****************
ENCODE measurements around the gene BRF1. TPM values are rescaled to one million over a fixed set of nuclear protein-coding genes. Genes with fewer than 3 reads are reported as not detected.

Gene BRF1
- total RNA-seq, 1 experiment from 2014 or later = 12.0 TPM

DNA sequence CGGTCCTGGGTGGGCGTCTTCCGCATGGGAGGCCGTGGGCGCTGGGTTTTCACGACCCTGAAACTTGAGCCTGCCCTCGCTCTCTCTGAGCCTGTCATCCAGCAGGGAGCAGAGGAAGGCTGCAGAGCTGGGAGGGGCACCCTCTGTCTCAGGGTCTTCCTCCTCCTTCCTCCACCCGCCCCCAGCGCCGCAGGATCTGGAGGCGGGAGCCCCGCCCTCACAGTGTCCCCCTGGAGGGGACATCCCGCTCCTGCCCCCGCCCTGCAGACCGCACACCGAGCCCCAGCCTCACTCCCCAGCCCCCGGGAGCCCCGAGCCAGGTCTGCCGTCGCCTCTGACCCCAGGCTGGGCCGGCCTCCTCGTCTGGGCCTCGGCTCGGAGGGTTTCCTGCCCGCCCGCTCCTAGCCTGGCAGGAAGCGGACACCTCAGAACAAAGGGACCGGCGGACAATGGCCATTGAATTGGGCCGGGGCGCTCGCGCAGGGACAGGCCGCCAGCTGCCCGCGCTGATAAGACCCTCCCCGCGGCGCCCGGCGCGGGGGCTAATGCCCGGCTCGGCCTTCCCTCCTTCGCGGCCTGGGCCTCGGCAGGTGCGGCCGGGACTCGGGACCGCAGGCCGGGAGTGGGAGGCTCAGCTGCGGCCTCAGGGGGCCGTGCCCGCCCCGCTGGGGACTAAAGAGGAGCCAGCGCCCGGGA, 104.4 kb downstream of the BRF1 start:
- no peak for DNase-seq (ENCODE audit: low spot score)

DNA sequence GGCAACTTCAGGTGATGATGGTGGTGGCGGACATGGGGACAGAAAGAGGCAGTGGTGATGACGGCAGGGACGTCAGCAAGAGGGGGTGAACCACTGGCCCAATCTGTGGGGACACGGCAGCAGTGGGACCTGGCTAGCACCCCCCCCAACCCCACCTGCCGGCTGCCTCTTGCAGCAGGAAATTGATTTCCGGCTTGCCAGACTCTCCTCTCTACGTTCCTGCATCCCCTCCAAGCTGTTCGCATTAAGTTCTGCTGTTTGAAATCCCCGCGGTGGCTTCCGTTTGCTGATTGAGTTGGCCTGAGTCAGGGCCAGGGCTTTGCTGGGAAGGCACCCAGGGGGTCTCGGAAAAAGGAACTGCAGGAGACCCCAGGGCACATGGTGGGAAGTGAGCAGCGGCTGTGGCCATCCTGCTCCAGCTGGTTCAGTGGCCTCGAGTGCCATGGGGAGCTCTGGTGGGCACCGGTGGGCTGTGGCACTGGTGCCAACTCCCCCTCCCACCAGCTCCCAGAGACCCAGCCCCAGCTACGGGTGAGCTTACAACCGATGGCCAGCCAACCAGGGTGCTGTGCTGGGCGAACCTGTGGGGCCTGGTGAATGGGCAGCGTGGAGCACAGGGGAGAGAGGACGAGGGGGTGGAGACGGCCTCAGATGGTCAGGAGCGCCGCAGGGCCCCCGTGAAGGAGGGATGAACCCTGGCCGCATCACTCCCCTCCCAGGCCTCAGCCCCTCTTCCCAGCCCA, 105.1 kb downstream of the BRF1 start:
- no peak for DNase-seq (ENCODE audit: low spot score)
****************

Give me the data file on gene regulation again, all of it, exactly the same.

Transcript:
ENCODE measurements around the gene BRF1. TPM values are rescaled to one million over a fixed set of nuclear protein-coding genes. Genes with fewer than 3 reads are reported as not detected.

Gene BRF1
- total RNA-seq, 1 experiment from 2014 or later = 12.0 TPM

DNA sequence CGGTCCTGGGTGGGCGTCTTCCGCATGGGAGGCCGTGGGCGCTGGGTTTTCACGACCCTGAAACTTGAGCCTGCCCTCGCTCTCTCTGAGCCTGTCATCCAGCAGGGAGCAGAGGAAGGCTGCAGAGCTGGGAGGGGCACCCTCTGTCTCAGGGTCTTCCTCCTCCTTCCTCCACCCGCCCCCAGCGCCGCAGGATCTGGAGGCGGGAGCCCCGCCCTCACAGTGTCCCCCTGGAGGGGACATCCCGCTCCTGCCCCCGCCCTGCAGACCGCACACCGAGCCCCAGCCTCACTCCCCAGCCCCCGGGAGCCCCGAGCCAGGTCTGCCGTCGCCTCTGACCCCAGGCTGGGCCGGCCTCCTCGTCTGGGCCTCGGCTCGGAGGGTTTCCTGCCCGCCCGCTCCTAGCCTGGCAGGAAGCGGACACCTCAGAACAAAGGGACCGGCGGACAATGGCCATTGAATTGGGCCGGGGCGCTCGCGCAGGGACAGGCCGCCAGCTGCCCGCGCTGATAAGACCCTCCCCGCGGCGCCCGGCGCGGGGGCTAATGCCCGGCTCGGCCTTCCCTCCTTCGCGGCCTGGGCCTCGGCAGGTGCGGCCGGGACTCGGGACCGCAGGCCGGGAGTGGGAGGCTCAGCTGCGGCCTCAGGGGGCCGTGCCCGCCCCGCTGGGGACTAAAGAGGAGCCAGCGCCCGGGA, 104.4 kb downstream of the BRF1 start:
- no peak for DNase-seq (ENCODE audit: low spot score)

DNA sequence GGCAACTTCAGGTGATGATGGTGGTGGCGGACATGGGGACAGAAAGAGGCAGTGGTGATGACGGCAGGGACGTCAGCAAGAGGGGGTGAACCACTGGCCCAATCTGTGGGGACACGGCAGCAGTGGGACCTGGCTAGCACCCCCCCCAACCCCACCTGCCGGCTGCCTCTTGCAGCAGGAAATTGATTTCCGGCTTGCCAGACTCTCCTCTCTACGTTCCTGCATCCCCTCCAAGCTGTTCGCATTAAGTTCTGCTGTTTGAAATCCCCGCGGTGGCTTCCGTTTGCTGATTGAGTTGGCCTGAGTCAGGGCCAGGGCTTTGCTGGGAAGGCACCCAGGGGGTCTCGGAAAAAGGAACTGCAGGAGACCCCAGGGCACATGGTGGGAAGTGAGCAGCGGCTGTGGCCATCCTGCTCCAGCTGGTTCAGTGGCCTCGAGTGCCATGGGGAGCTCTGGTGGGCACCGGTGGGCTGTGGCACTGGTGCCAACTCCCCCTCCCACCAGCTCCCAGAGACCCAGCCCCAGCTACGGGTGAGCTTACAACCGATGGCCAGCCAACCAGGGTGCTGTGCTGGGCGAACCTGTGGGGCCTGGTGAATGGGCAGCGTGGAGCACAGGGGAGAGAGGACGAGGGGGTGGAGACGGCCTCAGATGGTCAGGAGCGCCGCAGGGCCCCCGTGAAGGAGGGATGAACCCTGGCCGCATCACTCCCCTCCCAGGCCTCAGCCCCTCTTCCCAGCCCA, 105.1 kb downstream of the BRF1 start:
- no peak for DNase-seq (ENCODE audit: low spot score)